Friday, November 26, 2004

posted by chriszanf , 10:03 PM Þ 

to you Mess

posted by Alison , 4:25 PM Þ 

this is the worst record cover artwork i have ever seen. if anyone can provide any competition for this, i would love to see it.

posted by Mess Noone , 11:28 AM Þ 

EDS Awarded $34 Million Subcontract from Sytel to Support Department of Homeland Security's U.S. Immigration and Customs Enforcement

New Systems, Services Touch Most of Agency's Core Operations

PLANO, Texas – EDS today announced it has been awarded a multi-year subcontract from Sytel Corp. to provide, develop and support new information technology infrastructure for U.S. Immigration and Customs Enforcement (ICE) that touches nearly every facet of the agency's operational mission, including investigations, bookings, detention and removal of aliens, enforcement of immigration laws, and legal work.

ICE is the investigative arm of the U.S. Department of Homeland Security.

The Enforcement Systems Program contract includes a one-year, $6.5 million base period and as many as five additional option years that could place the total value of the contract to as much as $34 million if all options are exercised.

EDS will provide planning, development, maintenance, help desk, database and operations support for the following mission critical systems:

  • Enforcement Integrated Database (EID), a central repository for enforcement data;
  • Enforcement Case Tracking System (ENFORCE);
  • Apprehension Booking Module (EABM) that captures high quality data on illegal alien activity and supports the DHS law enforcement mission to identify, apprehend, detain, and remove aliens illegally in the U.S.;
  • Worksite Enforcement Activity Reporting System (LYNX), which provides a mechanism for the storage and retrieval of detailed enforcement activity as it relates to employers engaged in criminal and administrative violations of the Immigration and Nationality Act and the U.S. Criminal Code;
  • Criminal Alien Investigation System (CAIS) which automates investigation functions needed to support the Institutional Hearing/Removal Program;
  • Deportable Alien Control System (DACS) that automates many of the functions associated with tracking the status of illegal aliens under removal proceedings;
  • General Counsel Electronic Management System (GEMS), a customized system that allows the Office of the General Counsel to track case information and documentation related to their case, and;
  • Detention & Removal Operations Program Support (DROPS), which supports investigation of cases identified by the Joint Terrorist Task Force as high profile or of interest and supports automated functions and information to DRO detention and deportation officers, investigators, and other personnel in detaining and deporting aliens in DHS custody with possible ties to terrorist activity.

Well, at least they've got plenty of good acronyms!
I particularly like the use of EID as the acronymal starting point for a system everyone knows is disproportionately targeting muslims.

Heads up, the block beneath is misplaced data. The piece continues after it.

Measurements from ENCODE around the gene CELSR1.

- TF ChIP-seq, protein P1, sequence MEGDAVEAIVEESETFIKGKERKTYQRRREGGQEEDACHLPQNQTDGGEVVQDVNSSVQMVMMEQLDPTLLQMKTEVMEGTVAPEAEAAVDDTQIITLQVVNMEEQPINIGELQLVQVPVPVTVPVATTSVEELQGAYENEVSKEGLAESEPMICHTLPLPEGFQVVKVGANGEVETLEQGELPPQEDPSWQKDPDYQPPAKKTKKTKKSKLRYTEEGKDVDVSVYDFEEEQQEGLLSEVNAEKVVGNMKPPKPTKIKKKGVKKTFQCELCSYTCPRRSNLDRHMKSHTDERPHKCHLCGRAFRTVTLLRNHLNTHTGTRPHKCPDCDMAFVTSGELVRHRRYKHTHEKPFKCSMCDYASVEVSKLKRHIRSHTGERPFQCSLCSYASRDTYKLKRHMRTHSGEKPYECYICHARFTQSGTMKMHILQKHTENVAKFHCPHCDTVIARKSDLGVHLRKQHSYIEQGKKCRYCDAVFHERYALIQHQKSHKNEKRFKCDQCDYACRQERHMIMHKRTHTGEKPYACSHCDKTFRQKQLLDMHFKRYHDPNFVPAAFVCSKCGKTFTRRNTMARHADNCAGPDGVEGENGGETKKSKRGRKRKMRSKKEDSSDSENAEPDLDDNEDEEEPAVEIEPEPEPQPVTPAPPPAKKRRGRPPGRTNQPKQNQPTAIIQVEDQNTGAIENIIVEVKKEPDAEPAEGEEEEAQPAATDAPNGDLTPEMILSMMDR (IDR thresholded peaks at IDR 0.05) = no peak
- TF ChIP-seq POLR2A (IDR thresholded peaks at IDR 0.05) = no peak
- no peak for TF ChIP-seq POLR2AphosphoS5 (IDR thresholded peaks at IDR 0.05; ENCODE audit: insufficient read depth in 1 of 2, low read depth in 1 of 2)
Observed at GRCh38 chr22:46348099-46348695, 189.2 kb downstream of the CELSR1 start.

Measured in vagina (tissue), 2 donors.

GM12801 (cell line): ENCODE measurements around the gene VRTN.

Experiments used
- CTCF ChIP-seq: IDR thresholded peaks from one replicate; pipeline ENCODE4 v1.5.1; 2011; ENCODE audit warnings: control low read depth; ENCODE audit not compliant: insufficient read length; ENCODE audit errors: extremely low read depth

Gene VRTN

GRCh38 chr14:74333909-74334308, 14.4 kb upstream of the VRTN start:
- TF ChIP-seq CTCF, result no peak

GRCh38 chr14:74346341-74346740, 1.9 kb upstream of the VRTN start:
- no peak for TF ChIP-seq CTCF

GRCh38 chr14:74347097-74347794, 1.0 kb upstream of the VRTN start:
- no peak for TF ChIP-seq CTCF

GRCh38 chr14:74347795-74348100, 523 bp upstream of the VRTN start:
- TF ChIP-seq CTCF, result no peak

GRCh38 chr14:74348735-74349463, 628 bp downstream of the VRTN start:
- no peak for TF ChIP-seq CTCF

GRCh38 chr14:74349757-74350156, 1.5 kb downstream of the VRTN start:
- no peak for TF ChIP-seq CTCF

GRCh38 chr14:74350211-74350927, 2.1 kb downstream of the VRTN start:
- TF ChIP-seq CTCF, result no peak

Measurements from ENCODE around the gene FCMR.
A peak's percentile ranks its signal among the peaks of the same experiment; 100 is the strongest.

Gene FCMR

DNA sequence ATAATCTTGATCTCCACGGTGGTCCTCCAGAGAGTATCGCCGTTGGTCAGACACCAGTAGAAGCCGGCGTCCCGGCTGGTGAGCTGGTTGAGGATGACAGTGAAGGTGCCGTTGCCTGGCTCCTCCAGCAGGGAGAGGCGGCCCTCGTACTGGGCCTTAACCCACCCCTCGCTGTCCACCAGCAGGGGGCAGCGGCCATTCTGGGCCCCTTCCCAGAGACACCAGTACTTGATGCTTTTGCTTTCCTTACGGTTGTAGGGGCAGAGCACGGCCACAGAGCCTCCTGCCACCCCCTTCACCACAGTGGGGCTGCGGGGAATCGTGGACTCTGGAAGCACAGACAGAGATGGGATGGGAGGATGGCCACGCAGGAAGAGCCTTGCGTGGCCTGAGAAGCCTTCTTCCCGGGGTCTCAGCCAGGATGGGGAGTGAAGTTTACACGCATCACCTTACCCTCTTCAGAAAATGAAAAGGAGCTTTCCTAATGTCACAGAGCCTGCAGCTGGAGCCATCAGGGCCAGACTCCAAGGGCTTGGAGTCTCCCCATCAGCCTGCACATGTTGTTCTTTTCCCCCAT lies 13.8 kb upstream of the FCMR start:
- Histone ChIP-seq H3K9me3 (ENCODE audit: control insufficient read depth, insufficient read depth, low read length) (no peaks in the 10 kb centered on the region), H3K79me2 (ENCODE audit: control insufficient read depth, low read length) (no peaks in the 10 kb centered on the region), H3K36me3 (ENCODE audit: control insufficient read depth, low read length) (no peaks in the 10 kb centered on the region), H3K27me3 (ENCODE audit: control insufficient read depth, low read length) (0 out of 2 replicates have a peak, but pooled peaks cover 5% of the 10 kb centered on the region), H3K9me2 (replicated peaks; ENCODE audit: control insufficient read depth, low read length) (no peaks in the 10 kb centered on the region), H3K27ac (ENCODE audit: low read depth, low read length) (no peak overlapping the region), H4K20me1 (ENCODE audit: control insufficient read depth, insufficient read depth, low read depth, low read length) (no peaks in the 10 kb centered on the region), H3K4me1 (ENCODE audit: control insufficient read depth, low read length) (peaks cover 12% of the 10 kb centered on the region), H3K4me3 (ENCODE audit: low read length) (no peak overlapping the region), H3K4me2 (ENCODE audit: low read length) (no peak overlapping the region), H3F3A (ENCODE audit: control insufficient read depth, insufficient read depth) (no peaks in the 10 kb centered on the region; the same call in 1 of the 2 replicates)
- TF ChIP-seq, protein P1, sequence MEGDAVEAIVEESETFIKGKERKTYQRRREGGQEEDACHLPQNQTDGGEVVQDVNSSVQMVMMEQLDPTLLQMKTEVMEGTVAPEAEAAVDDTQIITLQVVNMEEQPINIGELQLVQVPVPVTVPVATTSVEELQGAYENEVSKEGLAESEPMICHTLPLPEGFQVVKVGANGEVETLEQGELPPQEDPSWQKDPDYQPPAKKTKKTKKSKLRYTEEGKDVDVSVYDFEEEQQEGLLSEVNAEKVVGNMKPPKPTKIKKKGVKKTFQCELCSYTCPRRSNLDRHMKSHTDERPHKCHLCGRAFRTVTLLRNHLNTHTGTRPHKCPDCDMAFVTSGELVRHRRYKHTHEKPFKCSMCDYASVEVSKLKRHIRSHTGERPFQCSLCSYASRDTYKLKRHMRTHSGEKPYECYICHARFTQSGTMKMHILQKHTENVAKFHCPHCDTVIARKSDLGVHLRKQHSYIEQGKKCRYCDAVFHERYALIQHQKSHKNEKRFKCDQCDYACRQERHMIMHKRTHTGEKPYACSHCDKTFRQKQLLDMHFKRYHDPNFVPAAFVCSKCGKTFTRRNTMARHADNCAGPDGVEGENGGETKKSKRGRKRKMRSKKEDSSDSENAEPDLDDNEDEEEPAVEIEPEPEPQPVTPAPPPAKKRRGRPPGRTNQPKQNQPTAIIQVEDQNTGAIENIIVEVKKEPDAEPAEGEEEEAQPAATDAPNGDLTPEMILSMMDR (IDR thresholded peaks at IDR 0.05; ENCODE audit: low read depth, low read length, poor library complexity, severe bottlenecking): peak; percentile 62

Will that help when it all goes tits up though?

Pensions computers crash

CIVIL SERVANTS had to revert to pen and paper after the biggest software crash in government history knocked out computers used to process benefit and pension payments.

Thousands of staff at the Department for Work and Pensions found that they were unable to use the machines after a software upgrade went wrong, bringing the ministry’s network to a standstill.

The department said last night that most of the computers affected were back online, but predicted delays to some new and amended claims with disruption expected for 48 hours.

Technicians from Microsoft were flown in from the Continent to join engineers from the Texas-based contractor EDS, which runs the department’s technology network as part of a £2 billion deal.

Now then, about that National ID Database....
posted by Alun , 9:10 AM Þ 

The image “” cannot be displayed, because it contains errors.

Cardiff's new Millennium Centre, with the following inscription in Welsh;
Creating Truth
Like Glass
From Inspiration's Furnace
posted by Alun , 8:59 AM Þ 

Dido's album was the biggest-selling in the UK in the past year


UK music sees record album sales
UK record companies are celebrating their best ever year for album sales, with a record 237 million sold in the 12 months to September.

The British Phonographic Industry (BPI) trade body said albums by the likes of Keane and The Streets had helped drive a 3% rise compared with last year.

It also said sales of single tracks were up thanks to the availability of legal download services.

posted by Alun , 8:56 AM Þ 
Thursday, November 25, 2004

joyful discovery: this record is SO good!

posted by Mess Noone , 10:07 AM Þ 
Wednesday, November 24, 2004
posted by Claus Eggers , 8:09 PM Þ 

US-UK Mutual Defence Agreement

Introduction by Nicola Butler

Negotiations between the US and the UK on an amendment to extend the 1958 US-UK Mutual Defence Agreement are now complete. The amendment would renew this Cold War nuclear cooperation pact, and is being pushed through in haste, despite increasing controversy concerning the legality of this Agreement.